The remarks were made at the annual event Almedalen Week in Sweden, one of the most important political forums in the country, during a gaming policy discussion arranged by Paf titled: “The industry we love to hate”.
The operator’s policy recommendations included a call to expand Swedish self-exclusion program Spelpaus to work preventively by centralising the players limits so that it applies equally to all operators.
More notably, though, it argued that gambling ads should be prohibited on TV and outdoors as well as any sponsorship and exposure of gaming ads connected to sports.
The discussions included members of parliament (MP) from the Centre Party and the Moderates, as well as the Sweden Democrats. While all politicians on the panel agreed that the situation with licensed online gaming is better than when the market was unregulated, they said improvements are still possible.
Catarina Deremar, member of parliament for the Centre Party said: “It was a broad majority who adopted the gaming law and we established the law on what we knew right then, in order to get law and order on the gambling market. Then of course you need to try to be as clear as you can so the law can be interpreted well.”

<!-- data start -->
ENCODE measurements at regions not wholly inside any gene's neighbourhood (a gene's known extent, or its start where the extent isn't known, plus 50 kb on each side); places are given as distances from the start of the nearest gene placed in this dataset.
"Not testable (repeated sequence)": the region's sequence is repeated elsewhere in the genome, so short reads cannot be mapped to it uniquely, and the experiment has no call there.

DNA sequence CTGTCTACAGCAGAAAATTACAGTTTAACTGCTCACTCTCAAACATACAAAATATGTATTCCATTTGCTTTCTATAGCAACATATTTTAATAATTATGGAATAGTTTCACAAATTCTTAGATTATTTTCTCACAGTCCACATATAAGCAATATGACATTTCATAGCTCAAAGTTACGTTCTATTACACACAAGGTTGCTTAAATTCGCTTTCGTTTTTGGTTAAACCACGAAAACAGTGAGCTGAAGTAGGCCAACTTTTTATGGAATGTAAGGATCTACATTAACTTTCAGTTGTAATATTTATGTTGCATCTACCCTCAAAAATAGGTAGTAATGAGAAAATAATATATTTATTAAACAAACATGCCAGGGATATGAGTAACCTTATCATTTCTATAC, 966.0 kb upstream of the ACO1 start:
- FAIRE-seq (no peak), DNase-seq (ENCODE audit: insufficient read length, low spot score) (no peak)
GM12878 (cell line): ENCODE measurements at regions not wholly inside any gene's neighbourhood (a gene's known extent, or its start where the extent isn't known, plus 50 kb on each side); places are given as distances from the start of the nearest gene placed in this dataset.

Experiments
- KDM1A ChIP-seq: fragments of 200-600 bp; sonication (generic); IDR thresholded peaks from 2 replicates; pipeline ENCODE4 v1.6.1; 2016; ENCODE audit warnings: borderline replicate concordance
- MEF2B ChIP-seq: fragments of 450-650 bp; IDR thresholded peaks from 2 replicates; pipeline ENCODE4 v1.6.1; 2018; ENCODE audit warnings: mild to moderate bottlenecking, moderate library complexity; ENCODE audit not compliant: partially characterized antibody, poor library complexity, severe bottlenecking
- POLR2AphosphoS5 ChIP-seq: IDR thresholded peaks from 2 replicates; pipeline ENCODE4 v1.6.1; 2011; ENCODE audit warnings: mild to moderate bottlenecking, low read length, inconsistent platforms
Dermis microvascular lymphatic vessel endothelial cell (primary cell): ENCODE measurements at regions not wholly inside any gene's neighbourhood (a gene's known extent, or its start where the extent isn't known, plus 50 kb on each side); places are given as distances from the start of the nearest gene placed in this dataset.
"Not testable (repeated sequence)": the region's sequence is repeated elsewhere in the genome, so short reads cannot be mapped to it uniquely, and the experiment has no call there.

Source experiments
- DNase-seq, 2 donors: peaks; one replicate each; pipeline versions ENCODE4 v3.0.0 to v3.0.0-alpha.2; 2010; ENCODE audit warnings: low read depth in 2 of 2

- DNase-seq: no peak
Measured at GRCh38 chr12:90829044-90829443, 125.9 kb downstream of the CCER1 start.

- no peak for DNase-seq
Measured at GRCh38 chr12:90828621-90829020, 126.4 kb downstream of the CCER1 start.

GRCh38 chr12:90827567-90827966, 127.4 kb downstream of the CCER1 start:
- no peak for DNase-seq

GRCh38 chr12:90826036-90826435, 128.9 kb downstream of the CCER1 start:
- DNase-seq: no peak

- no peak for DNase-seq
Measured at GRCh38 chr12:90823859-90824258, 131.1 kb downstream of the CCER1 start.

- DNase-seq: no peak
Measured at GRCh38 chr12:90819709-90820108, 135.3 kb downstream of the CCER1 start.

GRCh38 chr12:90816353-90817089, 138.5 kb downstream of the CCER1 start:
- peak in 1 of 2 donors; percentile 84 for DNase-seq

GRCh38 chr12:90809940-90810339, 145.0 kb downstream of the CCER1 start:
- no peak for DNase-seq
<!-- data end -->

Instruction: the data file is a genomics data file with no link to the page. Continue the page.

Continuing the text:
In addition, it called for an increase in the gambling tax rate from 18% to 21% – with the increased income used to compensate for the loss of sponsorship money for sporting organisations.
“Our party supports the regulation we have today and we want to appoint a proper investigation after five years to fix what is needed,” added Sweden Democrat MP Angelica Lundberg,
“The regulation we have today, I would give it 2.5 points on a five-point scale. You need to adjust the margins in it,” said Daniel Wykman, MP for the Moderates.
Sweden recently announced rules to reduce the amount of gambling advertisements in the country, but the government declined to go through with attempts to ban all daytime ads, optiming instead to introduce a requirement for “adjusted moderation”.